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Laut Duden soll bei dieser Redewendung der Akkusativ genommen werden:

er brach den Stab über ihn (nicht ihm);

Bei Google finden sich aber beide Varianten. Warum wird nun Akkusativ empfohlen?

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Akkusativ wird nicht empfohlen, er ist hier obligatorisch ;)

Der Stab wurde zwar über dem Delinquenten gebrochen (über seinem Haupt), aber das Urteil wurde über den Übeltäter gesprochen.

Es geht hier nicht über den Ort (über dem Kopf) des Brechens, sondern um das Sinnbild des Urteilsspruch.

Zur Klarstellung: Der Richter zerbrach den Richterstab über dem zu Tode Verurteilten. Siehe hier, auch wenn dort der Dativ fälschlicherweise verwendet wird :)

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I have carefully read your analysis and also the reference provided, and I cannot for the life of me see how either justifies the accusative. The reference is titled "Über jemandem den Stab brechen" and although I am only a student of German, the "m" in jemandem tells me it is the dative case. The only possible argument I can make for the accusative would be that "uberbrechen den Stab" is a separable verb phrase with the meaning "to pass judgement on", in which case it would arguably take the accusative. But I do not find this argument being made. –  Marty Green Nov 24 '11 at 15:34
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Sorry that I wasn't clear enough, @Marty. Let me try it again. First, there is an accusative, because Duden says so ;) Second, there is the accusative, because it is used figuratively. It is used the same way like "Urteil über jemanden sprechen" where also the accusative is used. My reference uses it wrong! I told that in my last sentence: "Look here, even if there was the dative (incorrectly) used." Maybe I should have been more precise here. I'll add the "incorrect". I put the reference in for the historical background only. –  John Smithers Nov 24 '11 at 17:13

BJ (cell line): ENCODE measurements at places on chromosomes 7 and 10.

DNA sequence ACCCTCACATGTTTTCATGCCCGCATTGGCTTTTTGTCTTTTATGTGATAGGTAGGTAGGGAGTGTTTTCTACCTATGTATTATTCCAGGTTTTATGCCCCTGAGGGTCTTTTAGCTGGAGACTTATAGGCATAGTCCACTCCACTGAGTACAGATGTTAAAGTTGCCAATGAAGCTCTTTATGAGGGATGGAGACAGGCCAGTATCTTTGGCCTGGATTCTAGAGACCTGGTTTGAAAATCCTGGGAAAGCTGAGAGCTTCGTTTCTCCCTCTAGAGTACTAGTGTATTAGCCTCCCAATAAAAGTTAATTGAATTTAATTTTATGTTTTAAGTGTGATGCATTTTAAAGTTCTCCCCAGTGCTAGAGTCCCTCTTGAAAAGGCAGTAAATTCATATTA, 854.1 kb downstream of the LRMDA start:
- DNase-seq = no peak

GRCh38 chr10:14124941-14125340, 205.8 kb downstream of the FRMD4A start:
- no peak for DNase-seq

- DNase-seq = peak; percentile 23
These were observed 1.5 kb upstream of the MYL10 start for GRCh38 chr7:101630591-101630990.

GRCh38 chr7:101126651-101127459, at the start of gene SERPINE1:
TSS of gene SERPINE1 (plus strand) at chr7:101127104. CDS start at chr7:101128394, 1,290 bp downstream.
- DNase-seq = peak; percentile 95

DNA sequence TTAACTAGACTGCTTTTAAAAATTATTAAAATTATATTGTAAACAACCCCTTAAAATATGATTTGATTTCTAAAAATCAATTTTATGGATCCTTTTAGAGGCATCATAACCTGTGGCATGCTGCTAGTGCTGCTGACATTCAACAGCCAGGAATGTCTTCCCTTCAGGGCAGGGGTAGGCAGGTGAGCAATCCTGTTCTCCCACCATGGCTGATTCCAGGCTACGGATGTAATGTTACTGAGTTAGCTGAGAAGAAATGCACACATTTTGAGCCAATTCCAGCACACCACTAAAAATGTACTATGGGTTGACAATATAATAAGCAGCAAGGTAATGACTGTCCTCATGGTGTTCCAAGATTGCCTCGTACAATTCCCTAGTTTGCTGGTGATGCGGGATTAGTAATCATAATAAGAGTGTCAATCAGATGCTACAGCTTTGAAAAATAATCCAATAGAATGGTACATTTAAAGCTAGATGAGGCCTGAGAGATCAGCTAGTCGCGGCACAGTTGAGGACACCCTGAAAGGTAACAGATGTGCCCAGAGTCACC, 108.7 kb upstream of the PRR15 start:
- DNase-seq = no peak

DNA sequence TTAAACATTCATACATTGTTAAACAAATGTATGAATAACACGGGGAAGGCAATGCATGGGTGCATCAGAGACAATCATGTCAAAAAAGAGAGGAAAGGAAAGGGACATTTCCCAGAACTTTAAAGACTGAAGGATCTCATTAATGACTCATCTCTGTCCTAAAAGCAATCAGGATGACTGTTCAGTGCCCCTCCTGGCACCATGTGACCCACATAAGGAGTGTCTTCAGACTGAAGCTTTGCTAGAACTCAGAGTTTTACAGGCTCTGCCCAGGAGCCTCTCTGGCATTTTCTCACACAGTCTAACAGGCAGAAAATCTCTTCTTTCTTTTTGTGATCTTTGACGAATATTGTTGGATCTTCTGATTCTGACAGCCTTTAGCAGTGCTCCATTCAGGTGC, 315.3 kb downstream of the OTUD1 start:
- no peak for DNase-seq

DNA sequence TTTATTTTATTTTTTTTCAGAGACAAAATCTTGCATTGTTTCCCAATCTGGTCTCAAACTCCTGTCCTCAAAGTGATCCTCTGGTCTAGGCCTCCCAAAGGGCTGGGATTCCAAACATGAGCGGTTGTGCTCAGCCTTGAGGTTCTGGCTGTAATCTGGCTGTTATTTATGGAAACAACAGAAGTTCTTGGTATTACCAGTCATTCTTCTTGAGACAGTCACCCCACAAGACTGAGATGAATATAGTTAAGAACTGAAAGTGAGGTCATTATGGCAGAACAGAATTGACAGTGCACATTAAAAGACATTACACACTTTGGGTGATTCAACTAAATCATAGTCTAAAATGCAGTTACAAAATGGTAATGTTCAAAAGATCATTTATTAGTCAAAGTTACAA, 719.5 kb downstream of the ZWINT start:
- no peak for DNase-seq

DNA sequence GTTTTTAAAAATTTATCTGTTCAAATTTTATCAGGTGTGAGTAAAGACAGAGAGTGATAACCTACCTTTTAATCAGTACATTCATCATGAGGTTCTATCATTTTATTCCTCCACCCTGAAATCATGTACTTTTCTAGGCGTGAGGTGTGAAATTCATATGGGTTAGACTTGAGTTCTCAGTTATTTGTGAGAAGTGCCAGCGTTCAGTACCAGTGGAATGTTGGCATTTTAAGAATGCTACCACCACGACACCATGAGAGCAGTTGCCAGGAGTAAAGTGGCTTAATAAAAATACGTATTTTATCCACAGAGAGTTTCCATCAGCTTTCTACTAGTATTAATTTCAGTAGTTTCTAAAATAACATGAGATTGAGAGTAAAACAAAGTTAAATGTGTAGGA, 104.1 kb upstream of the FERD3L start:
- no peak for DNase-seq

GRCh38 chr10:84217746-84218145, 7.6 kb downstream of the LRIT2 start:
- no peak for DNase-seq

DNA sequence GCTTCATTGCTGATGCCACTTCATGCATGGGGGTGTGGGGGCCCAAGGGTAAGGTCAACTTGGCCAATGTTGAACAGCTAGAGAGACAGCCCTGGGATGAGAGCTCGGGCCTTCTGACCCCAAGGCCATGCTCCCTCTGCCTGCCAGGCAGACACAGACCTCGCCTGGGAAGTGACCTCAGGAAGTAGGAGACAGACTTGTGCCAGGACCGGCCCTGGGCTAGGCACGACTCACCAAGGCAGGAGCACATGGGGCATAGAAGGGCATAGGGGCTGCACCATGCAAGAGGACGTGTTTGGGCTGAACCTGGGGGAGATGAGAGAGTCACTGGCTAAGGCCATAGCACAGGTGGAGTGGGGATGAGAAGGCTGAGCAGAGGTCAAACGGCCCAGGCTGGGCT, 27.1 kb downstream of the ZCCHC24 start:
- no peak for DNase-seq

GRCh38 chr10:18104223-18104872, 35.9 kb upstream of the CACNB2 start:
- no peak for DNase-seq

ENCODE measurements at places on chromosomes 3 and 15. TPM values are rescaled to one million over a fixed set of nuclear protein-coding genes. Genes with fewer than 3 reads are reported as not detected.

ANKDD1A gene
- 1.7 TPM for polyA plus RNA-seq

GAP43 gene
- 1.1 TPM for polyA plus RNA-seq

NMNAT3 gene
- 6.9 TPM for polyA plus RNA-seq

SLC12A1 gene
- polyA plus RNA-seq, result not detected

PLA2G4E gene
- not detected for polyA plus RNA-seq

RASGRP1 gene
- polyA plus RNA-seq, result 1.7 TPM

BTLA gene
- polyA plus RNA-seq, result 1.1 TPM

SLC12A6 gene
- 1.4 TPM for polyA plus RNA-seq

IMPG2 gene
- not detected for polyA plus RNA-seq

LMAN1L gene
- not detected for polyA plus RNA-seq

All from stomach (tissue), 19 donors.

As an English speaker, we don't have very good intuition over the case taken by prepositions: but it wasn't clear to me that your "urteil sprechen uber jemanden" was strictly analogous to "brechen den Stab uber jemanden". In the first case you are pronouncing judgement concerning someone, in the second you are breaking the staff over someone. The two prepositions are different enough that I don't find it convincing that they must take the same case. But if you say that the staff-breaking case evolved out of analogy from the judgement case, I suppose that would explain it. –  Marty Green Nov 24 '11 at 17:30
    
@Marty: To be clear: If you take a staff and break it above the head of somebody, then it is dative (über ihm). Only the switch to a synonym/analogy of a judgement makes the difference here. –  John Smithers Nov 24 '11 at 18:02
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Es kommt natürlich darauf an, was Du sagen willst. Keiner der Ausdrücke ist generell richtiger als der andere.

Falls Du mit dem Ausdruck den realen Sachverhalt (Stab über einer Person zerbrechen) beschreiben willst, musst Du den Dativ verwenden.

Andernfalls -bei Gebrauch des Ausdrucks als Redewendung- ist der Akkusativ sinnvoller (aber m.E. nicht unbedingt erforderlich), um den Ausdruck grammatikalisch von der Sachverhaltsbeschreibung abzugrenzen.

Hier wird der Akkusativ verwendet, um den Ausdruck in die Nähe von "über jemanden reden", "jemanden verurteilen" zu rücken.

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